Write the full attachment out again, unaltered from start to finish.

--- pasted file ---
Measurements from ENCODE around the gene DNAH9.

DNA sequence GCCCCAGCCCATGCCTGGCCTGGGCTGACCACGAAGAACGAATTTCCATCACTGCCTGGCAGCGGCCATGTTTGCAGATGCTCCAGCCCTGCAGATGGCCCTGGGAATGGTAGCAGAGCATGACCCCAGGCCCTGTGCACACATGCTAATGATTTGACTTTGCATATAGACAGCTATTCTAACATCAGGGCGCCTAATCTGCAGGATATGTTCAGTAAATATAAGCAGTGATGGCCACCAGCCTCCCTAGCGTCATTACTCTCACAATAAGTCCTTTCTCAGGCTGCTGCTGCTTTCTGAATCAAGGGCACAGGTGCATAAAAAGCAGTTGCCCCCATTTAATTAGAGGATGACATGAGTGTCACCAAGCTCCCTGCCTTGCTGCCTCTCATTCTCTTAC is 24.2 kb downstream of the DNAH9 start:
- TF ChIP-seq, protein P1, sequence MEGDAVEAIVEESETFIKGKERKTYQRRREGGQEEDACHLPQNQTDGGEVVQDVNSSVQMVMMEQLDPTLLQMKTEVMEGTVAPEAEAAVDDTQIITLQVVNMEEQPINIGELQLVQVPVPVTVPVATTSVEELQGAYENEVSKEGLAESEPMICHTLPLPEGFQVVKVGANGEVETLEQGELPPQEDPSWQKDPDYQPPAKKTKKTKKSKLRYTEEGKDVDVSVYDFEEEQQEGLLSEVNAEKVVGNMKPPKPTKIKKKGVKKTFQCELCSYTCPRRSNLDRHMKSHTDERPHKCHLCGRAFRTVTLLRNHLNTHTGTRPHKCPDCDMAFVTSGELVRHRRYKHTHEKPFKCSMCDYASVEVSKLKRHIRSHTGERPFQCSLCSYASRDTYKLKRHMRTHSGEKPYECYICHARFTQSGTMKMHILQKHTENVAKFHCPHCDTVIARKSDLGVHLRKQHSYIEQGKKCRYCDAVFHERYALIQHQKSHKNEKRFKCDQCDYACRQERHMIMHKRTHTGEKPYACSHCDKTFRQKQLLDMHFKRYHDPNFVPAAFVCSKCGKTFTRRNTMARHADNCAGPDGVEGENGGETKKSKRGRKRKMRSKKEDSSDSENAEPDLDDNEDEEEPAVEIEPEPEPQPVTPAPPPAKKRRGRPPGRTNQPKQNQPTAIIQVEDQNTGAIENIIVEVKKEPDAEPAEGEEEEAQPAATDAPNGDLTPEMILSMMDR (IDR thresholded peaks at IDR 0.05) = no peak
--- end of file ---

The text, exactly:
Measurements from ENCODE around the gene DNAH9.

DNA sequence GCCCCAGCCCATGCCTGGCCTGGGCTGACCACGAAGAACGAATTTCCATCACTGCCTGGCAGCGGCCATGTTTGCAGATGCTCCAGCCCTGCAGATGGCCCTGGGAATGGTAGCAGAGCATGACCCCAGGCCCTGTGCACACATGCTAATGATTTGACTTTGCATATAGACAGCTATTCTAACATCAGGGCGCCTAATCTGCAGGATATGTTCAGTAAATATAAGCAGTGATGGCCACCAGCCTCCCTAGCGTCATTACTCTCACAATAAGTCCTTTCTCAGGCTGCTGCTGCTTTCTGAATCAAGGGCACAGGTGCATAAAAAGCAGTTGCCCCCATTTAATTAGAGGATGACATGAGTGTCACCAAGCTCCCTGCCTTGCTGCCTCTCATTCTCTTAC is 24.2 kb downstream of the DNAH9 start:
- TF ChIP-seq, protein P1, sequence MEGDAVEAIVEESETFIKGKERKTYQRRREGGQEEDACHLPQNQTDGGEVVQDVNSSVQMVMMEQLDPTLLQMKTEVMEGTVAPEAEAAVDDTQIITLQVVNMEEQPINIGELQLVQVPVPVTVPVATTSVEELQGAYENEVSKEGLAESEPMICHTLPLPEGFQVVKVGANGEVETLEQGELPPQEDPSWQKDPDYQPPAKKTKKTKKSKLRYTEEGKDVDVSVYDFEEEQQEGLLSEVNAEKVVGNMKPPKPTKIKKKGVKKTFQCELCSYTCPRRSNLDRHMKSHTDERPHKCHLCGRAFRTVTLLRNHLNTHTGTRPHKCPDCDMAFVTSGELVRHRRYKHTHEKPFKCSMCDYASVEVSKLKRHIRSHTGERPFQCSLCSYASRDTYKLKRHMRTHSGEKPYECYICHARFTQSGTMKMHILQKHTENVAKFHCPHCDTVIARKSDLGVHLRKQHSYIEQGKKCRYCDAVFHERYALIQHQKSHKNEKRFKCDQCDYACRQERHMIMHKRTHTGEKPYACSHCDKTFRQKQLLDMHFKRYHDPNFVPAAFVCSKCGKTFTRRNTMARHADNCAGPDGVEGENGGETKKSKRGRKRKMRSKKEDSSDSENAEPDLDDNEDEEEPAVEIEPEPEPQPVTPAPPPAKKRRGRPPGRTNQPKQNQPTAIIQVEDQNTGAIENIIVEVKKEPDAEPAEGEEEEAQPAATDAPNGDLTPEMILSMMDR (IDR thresholded peaks at IDR 0.05) = no peak